5 Reasons Why Soft Skills take lead in Remote Work Environment?

A famous saying by Dr. Rushika Fernandopulle reads: “We recruit for attitude and train for skill”, but on the contrary, in the real life situation, the corporate organisations, for some reason, consider qualifications and relevant job experiences as the ‘competence’. but to be honest, this very competence is overrated. It’s overrated because with the rise of “the tech stack” and disruption, business models keep changing (the buzzword is “pivot”) a lot. So, you end up hiring someone with as many as hard skills that you wanted, but two years down the road, those skills are completely outdated because the base model is pivoted.

In this article, we will make an attempt to discuss as in the given recent global events, particularly the pandemic, are soft skills more important than ever? And why Soft skills often take a backseat in the assessment centers and mass recruitment activities? What if your candidate has all the right hard skills but none of the inclusive, diversifying traits that would ensure they’re a perfect fit?

As a recruiter or hiring manager, onboarding the right candidate for the right job or the right company takes focus and dedication. During my work experience, I have seen that massive hiring practices usually ignore the cultural fit and the soft skills part and end up resolving employee disputes thereafter. There’s a rare balance that needs to be maintained.

Most companies have specific requirements, hard skills without which the candidate supposedly cannot perform well. Soft skills, on the other hand, are less about the role, and more about the social dynamics of the team. But we must admit that these skills are often found in exceptional candidates who have the potential to set the pace for the rest of the team and grow with the right mindset and energy.

What are soft skills?

Soft skills are any skill or attribute that can be classified as a personality trait or habit. Interpersonal skills and communication skills are more specific examples of soft skills that many employers look for in candidates. Soft skills are defined in different ways, but they’re always along the same lines. Any dynamic workplace needs a social aspect, and that’s where these traits come in handy. The figure given here illustrates as many as soft skills a candidate may possess that are required for a vibrant and dynamic business organisation and there are too many soft skills that candidates may love to mention on their résumé. When a few hiring managers were asked the comment on the most important attributes of top performers at their respective organisations and thy listed these top five attributes:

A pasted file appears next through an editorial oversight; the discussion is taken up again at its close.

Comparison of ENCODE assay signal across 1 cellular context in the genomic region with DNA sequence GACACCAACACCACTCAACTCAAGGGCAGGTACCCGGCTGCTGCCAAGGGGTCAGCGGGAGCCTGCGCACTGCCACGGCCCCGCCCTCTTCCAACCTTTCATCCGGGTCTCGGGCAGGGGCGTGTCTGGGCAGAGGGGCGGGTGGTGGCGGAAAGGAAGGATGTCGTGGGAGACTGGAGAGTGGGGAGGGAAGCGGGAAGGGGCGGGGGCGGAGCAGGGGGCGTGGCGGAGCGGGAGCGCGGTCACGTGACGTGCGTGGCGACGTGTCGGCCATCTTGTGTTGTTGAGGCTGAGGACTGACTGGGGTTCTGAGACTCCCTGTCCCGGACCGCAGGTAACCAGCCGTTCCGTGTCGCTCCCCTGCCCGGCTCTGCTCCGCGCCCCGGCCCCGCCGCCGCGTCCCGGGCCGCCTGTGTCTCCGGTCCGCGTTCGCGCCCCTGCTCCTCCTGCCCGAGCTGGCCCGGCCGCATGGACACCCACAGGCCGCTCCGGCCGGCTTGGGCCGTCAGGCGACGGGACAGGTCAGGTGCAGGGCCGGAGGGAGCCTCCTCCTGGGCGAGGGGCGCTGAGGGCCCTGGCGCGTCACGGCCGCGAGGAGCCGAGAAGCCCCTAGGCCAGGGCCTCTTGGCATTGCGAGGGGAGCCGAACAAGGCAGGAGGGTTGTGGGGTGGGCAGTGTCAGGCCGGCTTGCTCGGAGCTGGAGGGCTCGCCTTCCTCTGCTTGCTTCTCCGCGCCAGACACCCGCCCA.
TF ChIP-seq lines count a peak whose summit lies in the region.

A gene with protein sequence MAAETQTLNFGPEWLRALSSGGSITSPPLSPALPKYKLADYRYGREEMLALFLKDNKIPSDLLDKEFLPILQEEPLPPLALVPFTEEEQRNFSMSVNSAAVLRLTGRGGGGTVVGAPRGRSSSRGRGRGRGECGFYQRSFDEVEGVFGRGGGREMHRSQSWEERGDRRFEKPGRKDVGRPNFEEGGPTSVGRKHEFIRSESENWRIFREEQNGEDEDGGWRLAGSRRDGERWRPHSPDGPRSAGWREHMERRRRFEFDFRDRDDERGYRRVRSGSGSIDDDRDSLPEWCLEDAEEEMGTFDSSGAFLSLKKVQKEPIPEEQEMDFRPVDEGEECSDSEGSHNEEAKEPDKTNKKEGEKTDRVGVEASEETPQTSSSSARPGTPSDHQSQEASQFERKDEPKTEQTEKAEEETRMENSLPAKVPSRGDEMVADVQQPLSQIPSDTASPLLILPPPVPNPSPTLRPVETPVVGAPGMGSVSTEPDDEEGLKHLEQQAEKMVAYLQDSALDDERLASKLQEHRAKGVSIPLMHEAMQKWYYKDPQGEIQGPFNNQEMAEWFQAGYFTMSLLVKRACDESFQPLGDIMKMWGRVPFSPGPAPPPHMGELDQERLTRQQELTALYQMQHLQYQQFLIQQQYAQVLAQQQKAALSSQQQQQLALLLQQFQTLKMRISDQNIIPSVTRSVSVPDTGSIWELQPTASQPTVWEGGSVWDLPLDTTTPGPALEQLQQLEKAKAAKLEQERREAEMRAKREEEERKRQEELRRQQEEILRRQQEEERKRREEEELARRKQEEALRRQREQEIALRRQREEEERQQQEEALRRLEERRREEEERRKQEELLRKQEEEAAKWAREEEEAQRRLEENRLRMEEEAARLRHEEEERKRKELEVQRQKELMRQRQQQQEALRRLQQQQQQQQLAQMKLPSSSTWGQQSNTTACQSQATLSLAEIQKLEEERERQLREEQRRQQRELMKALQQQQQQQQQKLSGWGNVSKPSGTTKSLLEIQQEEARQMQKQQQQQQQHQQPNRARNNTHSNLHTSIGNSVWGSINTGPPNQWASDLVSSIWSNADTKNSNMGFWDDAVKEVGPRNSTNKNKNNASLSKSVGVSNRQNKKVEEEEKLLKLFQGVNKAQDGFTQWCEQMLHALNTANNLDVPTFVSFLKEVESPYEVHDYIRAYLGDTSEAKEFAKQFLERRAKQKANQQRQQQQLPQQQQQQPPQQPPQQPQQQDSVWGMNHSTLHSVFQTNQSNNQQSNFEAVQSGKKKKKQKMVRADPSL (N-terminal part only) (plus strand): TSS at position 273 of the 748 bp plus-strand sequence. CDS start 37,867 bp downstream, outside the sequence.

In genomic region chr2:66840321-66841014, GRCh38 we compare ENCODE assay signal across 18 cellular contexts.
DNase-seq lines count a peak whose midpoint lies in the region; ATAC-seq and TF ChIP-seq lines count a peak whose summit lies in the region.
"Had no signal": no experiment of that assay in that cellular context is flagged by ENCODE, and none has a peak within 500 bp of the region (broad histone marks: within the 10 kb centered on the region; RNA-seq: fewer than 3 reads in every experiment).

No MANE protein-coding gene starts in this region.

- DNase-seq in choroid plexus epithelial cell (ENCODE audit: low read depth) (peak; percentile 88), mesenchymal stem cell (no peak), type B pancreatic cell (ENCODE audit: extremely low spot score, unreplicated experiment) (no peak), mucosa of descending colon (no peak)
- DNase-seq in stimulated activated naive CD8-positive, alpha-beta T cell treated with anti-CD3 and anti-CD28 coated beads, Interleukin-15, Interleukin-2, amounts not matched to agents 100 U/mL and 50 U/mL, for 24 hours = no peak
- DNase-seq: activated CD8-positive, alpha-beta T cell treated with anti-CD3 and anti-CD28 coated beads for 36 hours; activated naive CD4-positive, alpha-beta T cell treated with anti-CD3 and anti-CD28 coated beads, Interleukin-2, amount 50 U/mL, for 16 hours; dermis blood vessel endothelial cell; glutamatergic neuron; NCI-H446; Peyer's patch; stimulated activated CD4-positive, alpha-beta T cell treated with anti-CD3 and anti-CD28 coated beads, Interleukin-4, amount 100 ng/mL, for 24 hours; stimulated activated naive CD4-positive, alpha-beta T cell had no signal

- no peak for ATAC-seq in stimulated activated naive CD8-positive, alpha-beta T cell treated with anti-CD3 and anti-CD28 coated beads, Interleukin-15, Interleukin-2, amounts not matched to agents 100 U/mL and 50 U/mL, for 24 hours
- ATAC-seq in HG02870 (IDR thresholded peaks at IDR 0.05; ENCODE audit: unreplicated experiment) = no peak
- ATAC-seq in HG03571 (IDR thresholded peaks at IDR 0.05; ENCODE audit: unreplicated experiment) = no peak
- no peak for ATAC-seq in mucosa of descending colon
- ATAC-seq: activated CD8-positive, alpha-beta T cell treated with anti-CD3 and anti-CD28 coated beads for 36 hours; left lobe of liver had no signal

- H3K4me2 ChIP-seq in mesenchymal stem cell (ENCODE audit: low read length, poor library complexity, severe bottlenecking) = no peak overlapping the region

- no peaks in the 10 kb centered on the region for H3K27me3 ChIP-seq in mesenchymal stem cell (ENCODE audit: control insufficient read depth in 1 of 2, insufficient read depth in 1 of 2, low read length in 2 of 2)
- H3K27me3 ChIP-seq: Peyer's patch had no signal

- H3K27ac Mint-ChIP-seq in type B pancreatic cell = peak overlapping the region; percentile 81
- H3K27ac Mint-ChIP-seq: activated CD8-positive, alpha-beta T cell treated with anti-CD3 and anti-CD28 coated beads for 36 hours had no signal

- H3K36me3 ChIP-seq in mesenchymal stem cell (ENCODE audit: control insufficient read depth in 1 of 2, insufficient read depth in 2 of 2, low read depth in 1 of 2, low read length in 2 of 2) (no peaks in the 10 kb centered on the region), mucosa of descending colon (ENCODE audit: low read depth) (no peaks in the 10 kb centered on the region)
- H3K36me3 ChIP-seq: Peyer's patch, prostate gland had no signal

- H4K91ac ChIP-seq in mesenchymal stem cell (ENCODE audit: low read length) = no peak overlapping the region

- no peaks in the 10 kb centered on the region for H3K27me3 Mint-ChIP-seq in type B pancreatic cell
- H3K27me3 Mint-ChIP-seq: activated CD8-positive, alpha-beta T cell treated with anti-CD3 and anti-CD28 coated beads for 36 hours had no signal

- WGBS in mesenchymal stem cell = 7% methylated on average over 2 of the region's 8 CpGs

1. Problem-solving
  2. Effective communication skills
  3. Self-direction
  4. Drive
  5. Adaptability/Flexibility

Hire for Attitude

  1. The biggest flaw that is evidently noticed in the hiring process — and believe you me, there are quite a few — is the ‘Attitude’ — the soft skills part. The hiring team must carefully review the résumés for shortlisting and the hiring manager must also spare some decent amount of time to see the same beforehand that would say a lot about the candidate. The way it is written can convey emphasis on communication, collaboration, or general flair for creativity.
  2. When you hire managers off competence, oftentimes you have a “brilliant jerk” issue. It’s a male or a female candidate who’s very competent in a specific skill set, but he / she doesn’t possess soft skills. They barely listen. No idea how to criticize or take feedback. Not an iota of respect. This is actually somewhat normative in employee-manager relationships now, which is why engagement statistics are slipping.
  3. Alternatively, there are many questions that can be asked during the interview phase to determine whether the candidate possesses the soft skills you’re looking for. Asking for examples of crisis situations that they’ve solved portrays critical thinking and dependability. Asking about examples of conflict resolution in the workplace can display empathy and leadership. Their proudest professional moment and most difficult or undefined task can indicate communication, creativity, and adaptability. The candidate’s answers demonstrate just what type of employee they will be post-placement.